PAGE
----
Coleman, Franken turn up the heat in latest campaign ads

Franken not qualified
The newest TV ad from the Norm Coleman campaign features three guys in a bowling alley, criticizing DFL challenger Al Franken and claiming he is not well qualified to serve in the Senate.
Coleman campaign

Coleman's new 30-second spot is a folksy commercial that packs several hard punches. It features three guys hanging out at a bowling alley.

"The guys and I have been talking. Now we're reading all this stuff about Al Franken -- you know, not paying taxes, going without insurance for his employees, foul-mouthed attacks on anyone he disagrees with, tasteless, sexist jokes and writing all that juicy porn," the ad says.

Ties Coleman to Bush
This TV ad from the Al Franken campaign aims to closely tie Republican U.S. Sen. Norm Coleman with President Bush, whose approval rating is very low.
Al Franken campaign

The bowlers imply that Franken is a tax cheat and a pornographer, and conclude he's got absolutely no background worthy of a Senate candidate.

"We've decided we're running for U.S. Senate. Why not? We're just as qualified as Al Franken," the ad concludes.

"They've resorted clearly here to misleading smear attacks," said Franken campaign spokesman Andy Barr. "But I guess that's predictable. They didn't have much to say for themselves."

Barr says it's not true that Franken didn't pay his taxes.

"As has been stated many, many, many, many times, Al and Franni paid taxes on every cent of their income," said Barr. "They overpaid in some states. They underpaid it in others. It's a mistake that's been rectified. The idea that there was a nonpayment of taxes is just simply wrong."

But Coleman campaign spokesman Luke Friedrich stands by the ad.


"There were countless reports -- you reported on it, Mark, a lot of people did -- that he did not pay taxes in 17 states. That's a reality," said Friedrich. "If you go into McDonald's and eat, but you go and pay Subway across the street, you can't say you didn't pay McDonalds."

The Coleman spot comes several days after the Franken campaign released what it called a "comparative" ad linking Coleman to the Bush White House, special interests and the wealthy.

"Franken: Tax cuts for the middle class. Coleman: Make Bush's tax cuts for the wealthiest 1 percent permanent," the ad claims.

The Coleman campaign called Franken's ad negative, claiming among other things that it misrepresents Coleman's position supporting middle-class tax cuts.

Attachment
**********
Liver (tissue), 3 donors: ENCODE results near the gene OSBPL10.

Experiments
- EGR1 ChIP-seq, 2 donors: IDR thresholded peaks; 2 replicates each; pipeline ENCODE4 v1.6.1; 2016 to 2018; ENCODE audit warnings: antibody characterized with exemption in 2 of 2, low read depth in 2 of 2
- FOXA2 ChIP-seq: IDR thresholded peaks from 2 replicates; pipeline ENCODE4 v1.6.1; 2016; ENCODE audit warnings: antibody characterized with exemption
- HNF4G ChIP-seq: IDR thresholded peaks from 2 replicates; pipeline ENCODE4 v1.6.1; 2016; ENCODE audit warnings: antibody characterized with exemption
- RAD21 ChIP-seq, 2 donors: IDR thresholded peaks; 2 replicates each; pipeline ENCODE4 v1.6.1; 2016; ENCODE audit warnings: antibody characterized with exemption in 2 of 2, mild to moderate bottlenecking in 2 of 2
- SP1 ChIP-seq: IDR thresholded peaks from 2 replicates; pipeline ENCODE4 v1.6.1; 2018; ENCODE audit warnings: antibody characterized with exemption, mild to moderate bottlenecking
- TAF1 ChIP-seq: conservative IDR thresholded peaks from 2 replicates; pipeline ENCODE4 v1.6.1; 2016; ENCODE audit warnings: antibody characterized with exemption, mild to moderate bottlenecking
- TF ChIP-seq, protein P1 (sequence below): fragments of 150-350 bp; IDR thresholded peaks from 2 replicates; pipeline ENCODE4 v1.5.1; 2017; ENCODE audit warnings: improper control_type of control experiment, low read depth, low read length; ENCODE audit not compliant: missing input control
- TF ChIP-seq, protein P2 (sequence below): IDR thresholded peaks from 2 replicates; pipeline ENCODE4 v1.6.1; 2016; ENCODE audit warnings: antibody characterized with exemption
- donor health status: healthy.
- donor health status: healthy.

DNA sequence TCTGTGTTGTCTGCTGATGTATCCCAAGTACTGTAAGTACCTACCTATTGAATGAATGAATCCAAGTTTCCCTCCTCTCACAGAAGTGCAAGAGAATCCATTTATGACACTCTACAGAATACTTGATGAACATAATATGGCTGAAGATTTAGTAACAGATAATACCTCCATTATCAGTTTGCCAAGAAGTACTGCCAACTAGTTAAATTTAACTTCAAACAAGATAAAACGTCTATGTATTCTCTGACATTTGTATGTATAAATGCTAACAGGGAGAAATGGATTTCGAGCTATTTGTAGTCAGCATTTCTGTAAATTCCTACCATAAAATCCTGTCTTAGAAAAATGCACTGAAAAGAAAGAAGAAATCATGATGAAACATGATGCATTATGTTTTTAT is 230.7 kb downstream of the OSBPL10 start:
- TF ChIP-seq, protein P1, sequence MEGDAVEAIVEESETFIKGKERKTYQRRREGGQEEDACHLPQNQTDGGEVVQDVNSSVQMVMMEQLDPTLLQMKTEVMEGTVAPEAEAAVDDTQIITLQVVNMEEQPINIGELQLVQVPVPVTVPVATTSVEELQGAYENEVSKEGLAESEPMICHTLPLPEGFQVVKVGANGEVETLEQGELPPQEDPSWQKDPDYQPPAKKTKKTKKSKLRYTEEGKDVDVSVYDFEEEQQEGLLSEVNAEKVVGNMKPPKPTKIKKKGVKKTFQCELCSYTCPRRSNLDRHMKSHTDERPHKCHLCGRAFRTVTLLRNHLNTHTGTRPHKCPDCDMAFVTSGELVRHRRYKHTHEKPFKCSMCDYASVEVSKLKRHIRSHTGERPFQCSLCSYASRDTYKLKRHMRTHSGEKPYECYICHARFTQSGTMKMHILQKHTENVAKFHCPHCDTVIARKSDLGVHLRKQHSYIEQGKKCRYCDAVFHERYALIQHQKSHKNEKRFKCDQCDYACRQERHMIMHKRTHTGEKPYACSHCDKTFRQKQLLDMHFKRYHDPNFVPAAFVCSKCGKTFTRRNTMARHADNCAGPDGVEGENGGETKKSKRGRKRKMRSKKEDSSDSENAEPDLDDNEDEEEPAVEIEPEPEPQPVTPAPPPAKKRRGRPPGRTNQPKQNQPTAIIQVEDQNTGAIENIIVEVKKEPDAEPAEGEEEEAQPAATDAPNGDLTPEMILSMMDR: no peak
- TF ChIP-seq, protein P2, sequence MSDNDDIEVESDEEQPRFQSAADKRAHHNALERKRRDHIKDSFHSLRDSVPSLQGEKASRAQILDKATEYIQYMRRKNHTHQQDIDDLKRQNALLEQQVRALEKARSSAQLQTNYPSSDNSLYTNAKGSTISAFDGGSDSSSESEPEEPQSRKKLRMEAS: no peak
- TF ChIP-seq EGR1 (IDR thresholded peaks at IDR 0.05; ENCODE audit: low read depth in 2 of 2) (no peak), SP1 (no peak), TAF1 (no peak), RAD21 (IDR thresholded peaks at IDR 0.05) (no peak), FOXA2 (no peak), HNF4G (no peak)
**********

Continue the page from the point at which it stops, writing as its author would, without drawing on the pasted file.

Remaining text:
Coleman's latest ad features the same characters, in the same bowling alley used in a previous campaign commercial.

The first commercial focused on Coleman's legislative accomplishments, humorously overshadowed in the minds of the bowlers by Coleman's success in bringing professional hockey back to Minnesota when he served as St. Paul mayor.

Norm Coleman
Norm Coleman outside the Secretary of State's office after filing for re-election on Manday, July 14, 2008.
MPR Photo/Mark Zdechlik

The Franken campaign spoofed that Coleman ad with its own Internet version, using its own bowler.

"You want to know more about Norm Coleman? He voted to give billions of dollars in tax breaks to oil companies. Now they're raking in record profits, and we're paying four bucks a gallon for gas," said the ad. But, the bowler says, "He brought hockey back."

Jennifer Duffy of the Cook Political Report says the recent ads are a clear sign that both campaign are getting more aggressive.

"This is a campaign on both sides that's been holding back for a while," said Duffy. "That the Franken campaign mocked Coleman's first bowler ad with a video that's on the Web that they are promoting heavily, it shouldn't surprise them that Coleman used his financial advantage to actually put the message on television."

Advertising expert Ron Faber at the University of Minnesota is close observer of political ad campaigns. Faber says Coleman's new ad, which uses the bowling guys for a second time, could signal that these average Joes will appear in more TV ads in support of Coleman.

"This is a campaign on both sides that's been holding back for a while."

"That is an interesting approach," he said, an approach Faber he hasn't seen in political ads.

Faber says it reminds him of successful product advertising, such as the series of Taster's Choice coffee commercials, which amounted to mini soap operas.

"If we see characters who reappear, that gets people's attention and it gets them interested," said Faber. "It gets them wanting to see more, and that may be a very effective approach."

But Faber says he doubts this latest Coleman ad will sway the blue-collar, white middle-aged men is obviously aimed at.

"I don't think it's going to be all that effective, other than to leave an overall impression that Franken may not be a very qualified candidate," said Faber. "But the specifics of it -- the pornography, he tells off-color jokes -- well, a lot of men do those kinds of things. That would be far more effective if the target were suburban women."

The Franken and Coleman campaigns were sitting on a total of nearly $11.5 million as of the end of June. That's a lot of money to pay for a lot more ads between now and November.